Never leave needles or syringes on streets, in parks, or anywhere else where they could injure someone.
Store at home
If you have a medical facility that accepts sharps from the community for disposal, either purchase a sharps disposal container from a pharmacy or ask your specialty pharmacy to provide you with a sharps container (these are typically readily available if you receive your medication through the mail).
If disposal sites open to the public are not available in your area, DO NOT use a sharps container. Instead, USE an empty rigid plastic consumer product container with a screw-on lid, such as a laundry detergent bottle.
Do not store used sharps in glass bottles, soda bottles, milk jugs, aluminum cans, or coffee cans.
If you are bringing used sharps to a clinic or hospital collection site or using a mail-back program, follow their requirements, which may include use of a pre-purchased sharps container.
Always keep storage containers for used sharps out of the reach of children.
Disposal of Used Needles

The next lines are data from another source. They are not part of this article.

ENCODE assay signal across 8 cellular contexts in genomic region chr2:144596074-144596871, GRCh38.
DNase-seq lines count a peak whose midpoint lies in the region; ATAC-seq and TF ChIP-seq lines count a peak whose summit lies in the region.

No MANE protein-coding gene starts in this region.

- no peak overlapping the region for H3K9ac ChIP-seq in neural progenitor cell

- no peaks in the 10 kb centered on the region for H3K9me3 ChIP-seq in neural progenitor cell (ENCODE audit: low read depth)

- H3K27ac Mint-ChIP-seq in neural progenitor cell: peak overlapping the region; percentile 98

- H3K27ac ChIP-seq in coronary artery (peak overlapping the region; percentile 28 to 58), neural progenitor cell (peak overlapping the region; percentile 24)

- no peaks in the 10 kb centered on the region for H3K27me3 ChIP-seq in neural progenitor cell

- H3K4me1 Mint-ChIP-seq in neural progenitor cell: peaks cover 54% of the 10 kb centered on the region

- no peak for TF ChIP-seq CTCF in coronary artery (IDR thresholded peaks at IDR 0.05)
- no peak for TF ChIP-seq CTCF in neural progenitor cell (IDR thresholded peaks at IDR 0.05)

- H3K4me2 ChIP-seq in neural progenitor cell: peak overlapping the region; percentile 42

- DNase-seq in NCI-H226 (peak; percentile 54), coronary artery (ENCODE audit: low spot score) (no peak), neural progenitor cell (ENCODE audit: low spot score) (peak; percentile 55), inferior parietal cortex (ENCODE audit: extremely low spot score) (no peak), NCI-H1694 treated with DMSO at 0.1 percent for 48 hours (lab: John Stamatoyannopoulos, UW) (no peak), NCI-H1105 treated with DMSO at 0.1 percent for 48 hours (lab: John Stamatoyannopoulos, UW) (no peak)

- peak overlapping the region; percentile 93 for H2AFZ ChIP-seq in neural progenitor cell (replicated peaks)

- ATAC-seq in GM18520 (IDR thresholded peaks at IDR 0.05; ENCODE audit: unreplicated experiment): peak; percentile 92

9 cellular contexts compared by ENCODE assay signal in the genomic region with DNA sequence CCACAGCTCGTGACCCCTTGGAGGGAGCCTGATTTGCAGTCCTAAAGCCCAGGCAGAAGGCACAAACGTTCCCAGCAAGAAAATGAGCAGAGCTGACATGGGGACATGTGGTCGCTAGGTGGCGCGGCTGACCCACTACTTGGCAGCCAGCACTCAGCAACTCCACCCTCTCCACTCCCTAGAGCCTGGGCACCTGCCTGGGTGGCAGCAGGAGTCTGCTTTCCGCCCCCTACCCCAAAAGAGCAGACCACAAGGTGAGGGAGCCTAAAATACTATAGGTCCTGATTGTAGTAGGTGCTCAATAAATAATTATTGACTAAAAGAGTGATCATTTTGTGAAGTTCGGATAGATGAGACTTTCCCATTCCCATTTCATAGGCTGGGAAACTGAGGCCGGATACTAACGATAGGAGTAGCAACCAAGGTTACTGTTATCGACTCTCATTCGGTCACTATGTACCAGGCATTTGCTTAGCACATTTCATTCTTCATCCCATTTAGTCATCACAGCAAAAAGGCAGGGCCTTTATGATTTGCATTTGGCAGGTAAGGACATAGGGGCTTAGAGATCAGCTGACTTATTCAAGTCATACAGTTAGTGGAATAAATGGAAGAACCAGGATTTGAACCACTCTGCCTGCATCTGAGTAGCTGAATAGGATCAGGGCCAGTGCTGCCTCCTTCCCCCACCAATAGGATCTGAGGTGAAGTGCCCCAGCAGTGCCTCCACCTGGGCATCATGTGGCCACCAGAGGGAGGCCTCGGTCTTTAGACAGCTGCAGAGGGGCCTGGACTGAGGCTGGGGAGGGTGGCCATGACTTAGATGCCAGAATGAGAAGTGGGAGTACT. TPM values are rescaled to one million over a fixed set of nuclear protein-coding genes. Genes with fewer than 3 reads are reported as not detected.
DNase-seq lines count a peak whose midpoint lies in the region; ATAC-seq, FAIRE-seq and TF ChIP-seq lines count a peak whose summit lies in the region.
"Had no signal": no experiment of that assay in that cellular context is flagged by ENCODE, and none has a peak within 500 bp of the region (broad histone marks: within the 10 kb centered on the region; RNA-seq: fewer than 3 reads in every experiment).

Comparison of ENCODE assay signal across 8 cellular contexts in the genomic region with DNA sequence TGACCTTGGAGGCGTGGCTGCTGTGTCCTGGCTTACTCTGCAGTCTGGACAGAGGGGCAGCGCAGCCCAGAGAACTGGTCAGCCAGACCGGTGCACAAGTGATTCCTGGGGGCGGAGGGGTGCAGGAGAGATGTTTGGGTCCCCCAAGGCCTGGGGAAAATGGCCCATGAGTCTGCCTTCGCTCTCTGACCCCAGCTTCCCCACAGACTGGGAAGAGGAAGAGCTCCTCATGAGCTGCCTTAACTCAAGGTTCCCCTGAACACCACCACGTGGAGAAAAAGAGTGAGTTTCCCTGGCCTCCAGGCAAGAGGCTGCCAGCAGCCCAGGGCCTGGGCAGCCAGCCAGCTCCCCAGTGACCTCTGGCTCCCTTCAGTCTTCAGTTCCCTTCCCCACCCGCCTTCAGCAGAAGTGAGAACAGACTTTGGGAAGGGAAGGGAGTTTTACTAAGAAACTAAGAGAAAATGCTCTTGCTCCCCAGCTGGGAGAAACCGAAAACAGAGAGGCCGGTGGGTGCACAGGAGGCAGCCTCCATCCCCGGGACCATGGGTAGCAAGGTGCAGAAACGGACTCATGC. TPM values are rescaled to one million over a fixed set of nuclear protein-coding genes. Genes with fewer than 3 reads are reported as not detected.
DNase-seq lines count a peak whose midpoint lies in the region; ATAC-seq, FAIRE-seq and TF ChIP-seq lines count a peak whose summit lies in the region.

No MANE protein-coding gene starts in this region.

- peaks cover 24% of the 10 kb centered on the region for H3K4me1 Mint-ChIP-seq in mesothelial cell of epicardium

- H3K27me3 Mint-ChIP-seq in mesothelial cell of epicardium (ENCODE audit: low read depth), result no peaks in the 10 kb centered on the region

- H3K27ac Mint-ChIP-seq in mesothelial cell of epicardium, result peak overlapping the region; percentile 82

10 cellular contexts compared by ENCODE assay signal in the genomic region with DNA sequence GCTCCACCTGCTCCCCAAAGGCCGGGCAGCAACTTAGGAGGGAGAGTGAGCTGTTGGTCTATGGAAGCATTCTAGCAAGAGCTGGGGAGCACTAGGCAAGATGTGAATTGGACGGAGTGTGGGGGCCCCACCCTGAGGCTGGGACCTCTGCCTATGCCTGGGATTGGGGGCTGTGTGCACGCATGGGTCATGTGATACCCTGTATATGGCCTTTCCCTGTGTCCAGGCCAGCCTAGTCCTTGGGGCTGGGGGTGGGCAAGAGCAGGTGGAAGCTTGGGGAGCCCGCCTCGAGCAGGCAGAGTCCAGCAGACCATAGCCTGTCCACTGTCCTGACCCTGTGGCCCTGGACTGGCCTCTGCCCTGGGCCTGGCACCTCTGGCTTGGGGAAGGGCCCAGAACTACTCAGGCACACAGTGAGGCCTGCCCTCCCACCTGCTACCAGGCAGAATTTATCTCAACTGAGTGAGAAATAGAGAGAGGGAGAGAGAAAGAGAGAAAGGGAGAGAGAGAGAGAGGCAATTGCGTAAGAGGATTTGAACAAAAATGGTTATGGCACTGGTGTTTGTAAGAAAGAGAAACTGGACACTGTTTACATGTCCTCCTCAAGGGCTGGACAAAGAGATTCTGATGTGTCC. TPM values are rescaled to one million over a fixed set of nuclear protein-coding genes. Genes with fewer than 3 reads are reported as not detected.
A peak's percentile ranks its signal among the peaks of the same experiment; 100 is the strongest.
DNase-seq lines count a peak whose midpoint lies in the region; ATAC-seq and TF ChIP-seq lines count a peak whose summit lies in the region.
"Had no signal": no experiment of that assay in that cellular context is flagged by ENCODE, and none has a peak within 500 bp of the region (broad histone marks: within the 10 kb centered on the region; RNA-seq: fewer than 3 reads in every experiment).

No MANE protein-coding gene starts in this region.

Never place containers with used needles or syringes in a recycling bin.
Never place loose sharps in the garbage.
Do not place sharps in containers with a BIOHAZARD label on the outside of the container in the household garbage. Biohazard material is typically not allowed in household trash. Sharps containers with a Biohazard label are usually treated as medical waste. To find out if your state allows sharps containers in the household trash contact your state waste department for specific regulations on household medical waste.
Clinics and Hospital Collection Sites
Some medical waste facilities such as, clinics, physician offices, EMT stations and hospitals have collection programs for needles, lancets, and syringes for use by their patients at home. If your healthcare provider has a collection program, learn about and follow their instructions for sharps storage and disposal.
DO NOT bring used needles and syringes to your clinic or hospital if they do not accept them.
Disposal Options Available to Washington Residents
Washington state regulators do not provide written recommendations to syringe users for disposing of home-generated sharps (syringes, needles, lancets, etc).
In King County there are options for disposing of sharps generated from personal use. The options differ somewhat depending on whether you live inside or outside Seattle City limits. When properly prepared for disposal, home-generated sharps are exempt from the regulations that govern disposal of commercial biomedical waste. Proper preparation and disposal are important to avoid injury to yourself and others.